Directors from Tesco were yesterday locked in meetings with merchant banking advisers. The market expects Tesco to raise the stakes to 350p, and duly lifted Low's shares another 17p to 340p.
More than 1.6 million shares went through the books, some said to have come from institutions cashing-in on the speculation. Tesco advanced 5p to 236.5p and Sainsbury added 4.5p to 412p.
A fresh offer of 350p from Tesco, though, may not be enough to deter Sainsbury. There was talk it would remain interested all the way to 400p. Many dealers are braced for Tesco to pounce today, although sources said it would probably not move until later this week.
NatWest Securities believes Tesco is being pushed into a no- win situation: bidding away the earnings enhancement potential, in which Sainsbury holds an advantage, or simply losing to its main rival.
Rubbing salt into the wound, NatWest said at the current price for Low it would hold Sainsbury shares but would be less inclined to add to Tesco holdings.
William Morrison supermarkets, now sporting a bid label because of the fight for Low, touched 142p before closing unchanged at 139p. Nearly 1 million shares were traded.
The takeover gossip tanks were also topped up in late trading, with speculation that BAT Industries was lining up a deal. Shares in BAT, a prime constituent of the FT-SE 100 index, gained 5p to 447.5p.
A hefty 30 million shares were traded and a chunky 9,500 option contracts - often a reliable indicator of something lurking in the wings - were dealt.
One possibility is that the company will soon receive a favourable ruling by the Federal Trade Commission for its planned dollars 1bn takeover of American Tobacco, a move that would take its market share of the US cigarette market from 11 to 18 per cent.
Another possibility could involve a deal to take a minority stake in Seita, the French state- owned maker of the Gauloises and Gitanes cigarette brands. BAT had wanted to take a controlling stake, but the French government was keen that Seita remained independent after privatisation.
Generally, dealers behaved in a more orderly fashion, although fears remained about a possible rise in interest rates. A repeat of Friday's lemming-like rush for the door cannot yet be ruled out.
Analysts at SG Warburg warned that the situation would only get worse until rates were raised. 'An increase in the next few days is clearly possible and by far the most desirable route.'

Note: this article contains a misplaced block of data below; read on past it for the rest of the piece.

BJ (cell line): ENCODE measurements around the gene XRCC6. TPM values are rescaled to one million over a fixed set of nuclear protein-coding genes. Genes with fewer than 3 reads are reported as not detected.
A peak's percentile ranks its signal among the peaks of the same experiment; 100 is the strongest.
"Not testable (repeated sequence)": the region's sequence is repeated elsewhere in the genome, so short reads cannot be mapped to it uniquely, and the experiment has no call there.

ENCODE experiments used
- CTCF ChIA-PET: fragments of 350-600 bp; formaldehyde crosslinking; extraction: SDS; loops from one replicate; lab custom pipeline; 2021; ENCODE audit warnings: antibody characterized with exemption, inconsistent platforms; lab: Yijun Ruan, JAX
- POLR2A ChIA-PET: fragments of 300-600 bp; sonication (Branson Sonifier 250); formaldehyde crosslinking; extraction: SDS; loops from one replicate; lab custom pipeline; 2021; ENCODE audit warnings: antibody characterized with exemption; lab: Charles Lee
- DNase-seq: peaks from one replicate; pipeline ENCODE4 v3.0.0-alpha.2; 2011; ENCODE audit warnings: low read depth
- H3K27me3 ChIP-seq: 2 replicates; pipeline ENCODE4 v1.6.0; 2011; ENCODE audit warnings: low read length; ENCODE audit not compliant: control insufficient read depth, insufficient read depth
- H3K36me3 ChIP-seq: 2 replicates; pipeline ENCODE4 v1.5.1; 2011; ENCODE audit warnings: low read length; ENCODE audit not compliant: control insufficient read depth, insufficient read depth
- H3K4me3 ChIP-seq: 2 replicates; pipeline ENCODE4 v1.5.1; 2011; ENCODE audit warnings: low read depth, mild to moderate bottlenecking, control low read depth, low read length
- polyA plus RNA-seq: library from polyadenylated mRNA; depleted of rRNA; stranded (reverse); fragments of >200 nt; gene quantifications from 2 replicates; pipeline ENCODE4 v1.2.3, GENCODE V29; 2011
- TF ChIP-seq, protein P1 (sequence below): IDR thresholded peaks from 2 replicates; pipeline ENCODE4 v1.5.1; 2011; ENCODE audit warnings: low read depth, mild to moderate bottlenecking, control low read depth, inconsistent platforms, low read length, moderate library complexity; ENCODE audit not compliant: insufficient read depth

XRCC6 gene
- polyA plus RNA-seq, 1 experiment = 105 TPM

Share prices opened slightly easier and gradually moved into positive territory in the absence of an expected, and much feared, increase in interest rates.
The FT-SE 100 share index, off 7 points immediately after the bell, came close to reclaiming the 3,100 mark with a 14.8 rise to 3,097.4. Equity trading totalled 545 million shares.
More attention than usual will be commanded today by the publication of the Bank of England quarterly report on the outlook for inflation. A rising oil price is also helping to keep nerve ends frayed. A further breakdown in talks over the Nigerian oil crisis pushed the price through dollars 19 a barrel.
Shell, which produces half of Nigeria's oil output, rose 7p to 737p. Burmah added 6p to 861p.
Enterprise Oil, under institutional pressure to split the roles of chairman and chief executive, firmed 2p to 430p. Lasmo, which it recently failed to buy, did better with a 4p gain to 151p on the back of a buy recommendation from Yamaichi.
The securities house said the recovery that had started at Lasmo before Enterprise made its bid was likely to accelerate over the coming months with management under pressure to perform.
A pounds 3.7m cheque for land near Heathrow airport being sold by Norman Hay, the electro-plating group chaired by the well-known Roger Seelig, has disappeared off the radar screen. The cheque from Orcadian International was scheduled to arrive on Friday. Hay, which saw its shares drop 5p to 30p yesterday, has served notice on Orcadian giving it 10 days to complete the contract.
The Chamberlain Phipps name is returning to the market two years after the company was spun out of Evode for pounds 12m. Evode, now part of Laporte, scrapped with Bowater Industries for Chamberlain in 1989, eventually winning with a pounds 90m bid. Chamberlain, maker of shoe materials, is expected to publish its prospectus tommorow and to be valued at around pounds 70m.
Brandon Hire moved up smartly from 62p to 66p on the back of a reinstatement of final dividends and a promised intention to lift payouts by at least the rate of inflation. The final of 1.5p is uncovered by earnings of 0.63p although Brandon, a tool-hire company, said it was moving forward and hinted it was close to an acquisition. Its shares are moving from the USM to the full list.Reuse content